June 19, 2024

Counties, Southern Utes leverage over $70 million in grant funds for broadband – The Durango Herald

Over 300 miles of fiber-optic installation slated for next few years

Southern Ute Shared Services Broadband & Digital Equity Manager, Delbert Cuthair shares a laugh with representatives from Bonfire, the company installing and operating the tribe’s fiber-optic infrastructure, following a groundbreaking ceremony, Monday, Dec. 4. (Courtesy of Jeremy Wade Shockley/Southern Ute Drum)

Jeremy Wade Shockley

Infrastructure development rarely catches the eye, especially when it’s buried underground. But that doesn’t mean it isn’t important or impressive.

Miles of buried fiber-optic cable throughout Southwest Colorado, largely on Southern Ute Indian Tribal lands, have brought or will soon bring reliable, high-speed internet and cell service to un- or underserved parts of the region.

The tribe, joined in partnership for some projects by counties and other stakeholders, is leveraging tens of millions of dollars in grants to fund the projects.

And last month, La Plata County, Archuleta County, Region 10 League for Economic Assistance and Planning and the La Plata Electric Association finalized an indefeasible right of use agreement with the Southern Ute Indian Tribe.

At a cost of $500,000 per party, the IRU gives the counties, Region 10 and LPEA ownership part of the tribe’s fiber for 20 years using matching grant funds from the Colorado Department of Local Affairs.

The fiber in question will run 33.5 miles along Colorado Highway 151 from Ignacio southeast through Allison and Arboles, and north to Pagosa Springs.

“Our focus is on redundancy,” La Plata County Commissioner Matt Salka said.

At least once last year, Archuleta County lost telecommunication service, including 9-1-1 dispatch, due to a cut in a fiber cable. The plan is for construction to start this summer on the Highway 151 project.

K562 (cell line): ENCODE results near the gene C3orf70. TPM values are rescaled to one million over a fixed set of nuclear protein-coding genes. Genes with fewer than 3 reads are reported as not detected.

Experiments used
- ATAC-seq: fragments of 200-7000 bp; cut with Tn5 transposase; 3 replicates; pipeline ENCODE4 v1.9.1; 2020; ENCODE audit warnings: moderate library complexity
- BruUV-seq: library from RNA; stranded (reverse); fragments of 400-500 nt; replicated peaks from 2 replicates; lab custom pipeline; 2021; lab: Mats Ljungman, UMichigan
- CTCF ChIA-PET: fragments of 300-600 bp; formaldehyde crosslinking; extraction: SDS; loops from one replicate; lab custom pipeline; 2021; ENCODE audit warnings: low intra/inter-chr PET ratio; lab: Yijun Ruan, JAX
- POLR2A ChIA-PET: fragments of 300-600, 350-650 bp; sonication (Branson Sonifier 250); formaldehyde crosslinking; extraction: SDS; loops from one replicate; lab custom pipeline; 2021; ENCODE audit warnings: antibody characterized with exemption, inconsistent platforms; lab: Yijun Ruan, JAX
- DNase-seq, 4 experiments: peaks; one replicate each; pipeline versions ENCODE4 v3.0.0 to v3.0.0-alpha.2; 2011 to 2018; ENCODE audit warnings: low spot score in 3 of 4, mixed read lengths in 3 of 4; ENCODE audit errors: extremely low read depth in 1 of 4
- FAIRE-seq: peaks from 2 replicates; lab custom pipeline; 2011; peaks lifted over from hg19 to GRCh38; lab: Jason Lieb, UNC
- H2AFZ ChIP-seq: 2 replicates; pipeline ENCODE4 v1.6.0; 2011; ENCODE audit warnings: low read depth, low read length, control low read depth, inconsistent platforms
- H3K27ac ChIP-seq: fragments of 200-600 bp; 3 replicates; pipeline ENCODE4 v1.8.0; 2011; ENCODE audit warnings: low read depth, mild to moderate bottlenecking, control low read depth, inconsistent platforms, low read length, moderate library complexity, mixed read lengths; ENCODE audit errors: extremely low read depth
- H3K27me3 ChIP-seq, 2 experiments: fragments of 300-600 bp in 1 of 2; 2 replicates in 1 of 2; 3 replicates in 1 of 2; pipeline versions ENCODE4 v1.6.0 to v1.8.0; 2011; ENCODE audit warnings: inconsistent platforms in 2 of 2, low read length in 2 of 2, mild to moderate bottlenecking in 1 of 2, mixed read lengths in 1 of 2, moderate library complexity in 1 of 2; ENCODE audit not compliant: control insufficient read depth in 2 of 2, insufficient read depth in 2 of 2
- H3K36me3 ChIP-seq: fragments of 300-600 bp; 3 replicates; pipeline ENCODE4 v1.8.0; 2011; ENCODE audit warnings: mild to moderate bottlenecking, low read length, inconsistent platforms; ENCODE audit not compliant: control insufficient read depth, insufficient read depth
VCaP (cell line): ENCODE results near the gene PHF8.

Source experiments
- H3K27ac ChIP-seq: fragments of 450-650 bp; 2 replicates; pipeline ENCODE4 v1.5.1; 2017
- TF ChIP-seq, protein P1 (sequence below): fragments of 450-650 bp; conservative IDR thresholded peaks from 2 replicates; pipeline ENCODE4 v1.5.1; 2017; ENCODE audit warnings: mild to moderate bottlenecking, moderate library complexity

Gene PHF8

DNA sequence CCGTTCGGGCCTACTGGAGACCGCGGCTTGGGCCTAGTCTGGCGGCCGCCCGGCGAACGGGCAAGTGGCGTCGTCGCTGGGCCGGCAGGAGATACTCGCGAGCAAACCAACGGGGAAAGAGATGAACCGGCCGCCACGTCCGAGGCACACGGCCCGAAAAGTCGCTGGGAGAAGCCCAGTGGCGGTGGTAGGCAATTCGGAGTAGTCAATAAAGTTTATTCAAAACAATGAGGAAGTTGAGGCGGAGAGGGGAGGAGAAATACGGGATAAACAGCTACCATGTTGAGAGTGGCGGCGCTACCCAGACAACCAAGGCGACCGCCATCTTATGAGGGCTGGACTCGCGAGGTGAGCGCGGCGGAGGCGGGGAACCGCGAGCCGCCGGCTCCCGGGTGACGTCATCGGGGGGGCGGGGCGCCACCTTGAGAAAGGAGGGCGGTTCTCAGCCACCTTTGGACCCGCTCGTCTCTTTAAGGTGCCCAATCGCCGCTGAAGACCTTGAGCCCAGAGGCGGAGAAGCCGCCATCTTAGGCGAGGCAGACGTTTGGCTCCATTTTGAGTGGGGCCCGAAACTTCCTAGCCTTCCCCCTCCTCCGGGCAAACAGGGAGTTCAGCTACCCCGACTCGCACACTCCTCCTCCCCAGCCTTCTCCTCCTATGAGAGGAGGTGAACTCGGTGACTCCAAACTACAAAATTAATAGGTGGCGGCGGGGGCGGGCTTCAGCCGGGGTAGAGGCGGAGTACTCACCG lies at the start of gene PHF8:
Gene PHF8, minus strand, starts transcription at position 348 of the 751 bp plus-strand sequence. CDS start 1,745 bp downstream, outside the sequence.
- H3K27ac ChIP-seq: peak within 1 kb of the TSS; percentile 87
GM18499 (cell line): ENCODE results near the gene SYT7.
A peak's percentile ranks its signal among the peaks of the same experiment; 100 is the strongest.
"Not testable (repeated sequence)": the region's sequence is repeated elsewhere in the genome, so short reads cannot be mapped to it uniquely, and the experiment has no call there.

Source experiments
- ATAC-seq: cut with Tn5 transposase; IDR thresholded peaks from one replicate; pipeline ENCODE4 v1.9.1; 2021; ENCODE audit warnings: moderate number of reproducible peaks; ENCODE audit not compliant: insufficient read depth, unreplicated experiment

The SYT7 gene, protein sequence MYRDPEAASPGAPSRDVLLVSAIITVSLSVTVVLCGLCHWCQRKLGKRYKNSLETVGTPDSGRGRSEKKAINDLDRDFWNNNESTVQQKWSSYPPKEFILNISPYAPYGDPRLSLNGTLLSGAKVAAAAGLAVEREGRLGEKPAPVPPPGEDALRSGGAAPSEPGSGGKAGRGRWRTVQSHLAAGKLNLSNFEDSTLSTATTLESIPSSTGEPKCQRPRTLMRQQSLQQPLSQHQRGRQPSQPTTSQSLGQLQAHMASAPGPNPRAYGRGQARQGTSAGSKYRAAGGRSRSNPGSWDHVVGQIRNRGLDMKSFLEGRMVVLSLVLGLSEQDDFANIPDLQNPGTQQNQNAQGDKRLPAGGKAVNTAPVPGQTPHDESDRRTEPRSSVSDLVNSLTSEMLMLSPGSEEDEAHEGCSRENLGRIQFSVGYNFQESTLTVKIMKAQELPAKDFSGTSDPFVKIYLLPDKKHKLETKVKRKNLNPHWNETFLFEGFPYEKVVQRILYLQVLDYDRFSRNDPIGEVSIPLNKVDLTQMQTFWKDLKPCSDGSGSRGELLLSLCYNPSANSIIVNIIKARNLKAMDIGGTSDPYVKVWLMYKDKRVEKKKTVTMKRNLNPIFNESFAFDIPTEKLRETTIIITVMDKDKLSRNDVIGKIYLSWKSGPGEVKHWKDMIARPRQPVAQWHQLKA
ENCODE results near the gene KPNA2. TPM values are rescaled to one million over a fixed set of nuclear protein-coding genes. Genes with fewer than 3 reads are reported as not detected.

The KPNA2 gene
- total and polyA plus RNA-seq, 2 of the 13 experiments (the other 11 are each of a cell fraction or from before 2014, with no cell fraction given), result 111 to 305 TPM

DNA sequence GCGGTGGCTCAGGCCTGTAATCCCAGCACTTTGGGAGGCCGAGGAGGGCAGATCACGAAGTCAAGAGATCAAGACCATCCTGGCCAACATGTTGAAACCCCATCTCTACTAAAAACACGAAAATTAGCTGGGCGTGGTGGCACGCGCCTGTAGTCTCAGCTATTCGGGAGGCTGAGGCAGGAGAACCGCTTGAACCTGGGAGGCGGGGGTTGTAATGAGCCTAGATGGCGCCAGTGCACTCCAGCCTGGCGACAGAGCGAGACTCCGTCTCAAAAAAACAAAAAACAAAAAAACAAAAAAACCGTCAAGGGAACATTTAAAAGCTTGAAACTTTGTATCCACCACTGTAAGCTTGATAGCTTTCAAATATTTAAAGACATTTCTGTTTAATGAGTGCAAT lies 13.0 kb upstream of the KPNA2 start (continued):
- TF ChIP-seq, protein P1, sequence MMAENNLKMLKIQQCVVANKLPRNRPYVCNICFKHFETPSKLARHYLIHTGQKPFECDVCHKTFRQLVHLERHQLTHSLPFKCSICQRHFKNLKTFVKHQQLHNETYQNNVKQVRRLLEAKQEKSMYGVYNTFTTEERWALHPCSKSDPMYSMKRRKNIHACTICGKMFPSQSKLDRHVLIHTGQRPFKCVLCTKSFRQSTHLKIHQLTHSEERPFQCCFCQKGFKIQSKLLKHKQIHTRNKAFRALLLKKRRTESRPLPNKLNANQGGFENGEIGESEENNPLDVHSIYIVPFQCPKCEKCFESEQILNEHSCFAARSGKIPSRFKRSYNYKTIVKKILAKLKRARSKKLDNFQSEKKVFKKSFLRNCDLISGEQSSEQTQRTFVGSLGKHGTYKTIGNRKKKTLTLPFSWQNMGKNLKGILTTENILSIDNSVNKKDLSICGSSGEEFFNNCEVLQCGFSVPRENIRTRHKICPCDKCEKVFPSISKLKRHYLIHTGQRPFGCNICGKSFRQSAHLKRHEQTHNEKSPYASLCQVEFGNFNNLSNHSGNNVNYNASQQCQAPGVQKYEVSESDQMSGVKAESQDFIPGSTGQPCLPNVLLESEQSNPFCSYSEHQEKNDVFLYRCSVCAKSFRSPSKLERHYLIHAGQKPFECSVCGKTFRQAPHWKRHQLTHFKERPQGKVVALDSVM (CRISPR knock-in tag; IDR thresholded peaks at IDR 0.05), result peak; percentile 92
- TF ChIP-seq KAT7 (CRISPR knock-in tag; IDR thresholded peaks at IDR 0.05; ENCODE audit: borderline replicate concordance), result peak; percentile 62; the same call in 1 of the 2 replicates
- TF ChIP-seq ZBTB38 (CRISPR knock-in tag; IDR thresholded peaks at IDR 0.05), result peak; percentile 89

“The vision is, when the tribe is done with this Highway 151 effort, it’ll give us a Western path out of here,” Southern Ute Chief Information Officer Jeff Engman said.

For the SUIT, the Highway 151 project is just one part of a massive effort to bring high-speed connectivity to all corners of the tribal nation, including both native and non-native residents.

Technologically speaking, the region is isolated, and small interferences can disconnect entire population centers from connectivity. Even when there is a connection, it’s not always strong or reliable.

“We just (don’t) have access to high-speed internet,” Engman said. “It really isn’t affordable … We’re trying to get high speeds, make it affordable, and get people connected.”

Connectivity is important not just for entertainment, leaders say. It has become critical for equal access to services such as remote health care, as well as work and online schooling.

Using $15 million in grants from the state and federal programs, the tribe has already installed a 52-mile fiber backbone connecting Ignacio to Durango, Bayfield and Allison.

“The Southern Ute Indian Tribe has been a leader in broadband development,” Salka said.

The next phase will leverage $43.7 million in funding from the National Telecommunications and Information Administration’s Tribal Broadband Connectivity Program to build middle mile and last mile connectivity to 1,800 native homes and businesses.

Representatives from the Southern Ute Tribal Council, Southern Ute Shared Services, Bonfire (the contractor operating the fiber) and the Town of Ignacio stand together for a groundbreaking ceremony on a fiber-optic project in December. (Courtesy of Jeremy Wade Shockley/Southern Ute Drum)

Jeremy Wade Shockley

Tying in state funding, Engman estimated that the second phase will allow the tribe to connect 3,800 homes and businesses to high-speed internet with another 300 miles of fiber. Although the physical connection to the infrastructure is free, customers will still have to pay an internet service provider for their ongoing connectivity.

The tribe has contracted with two ISPs to serve the region using the fiber, and more may bring business going forward.

A recent award of $8.6 million from the state will enable the tribe to run fiber from near Twin Buttes, down Wildcat Canyon Road (County Road 141), and south on Colorado Highway 140 to the New Mexico state line.

To bolster connectivity, the SUIT is also exploring a partnership with the Jemez Pueblo, about 45 miles north of Albuquerque, to connect fiber from San Ysidro to the Apache Nugget Casino, through the Jicarilla Apache Nation Reservation and into the Highway 151 project via County Road 500.

The project would be entirely on native land and would benefit multiple tribes, SUIT Broadband and Digital Equity Manager Delbert Cuthair said. If the project is funded, Cuthair hopes to have it completed by the end of 2027.

Engman described the grant funding as “a blessing.’

“No business would ever put this amount of investment into this area,” he said. “There’s just not the return on investment. And so having this money and the tribe being the driver of this project, our goals aren’t hitting a return on investment. It’s trying to make this affordable, hit everybody we can, have the high speed.”


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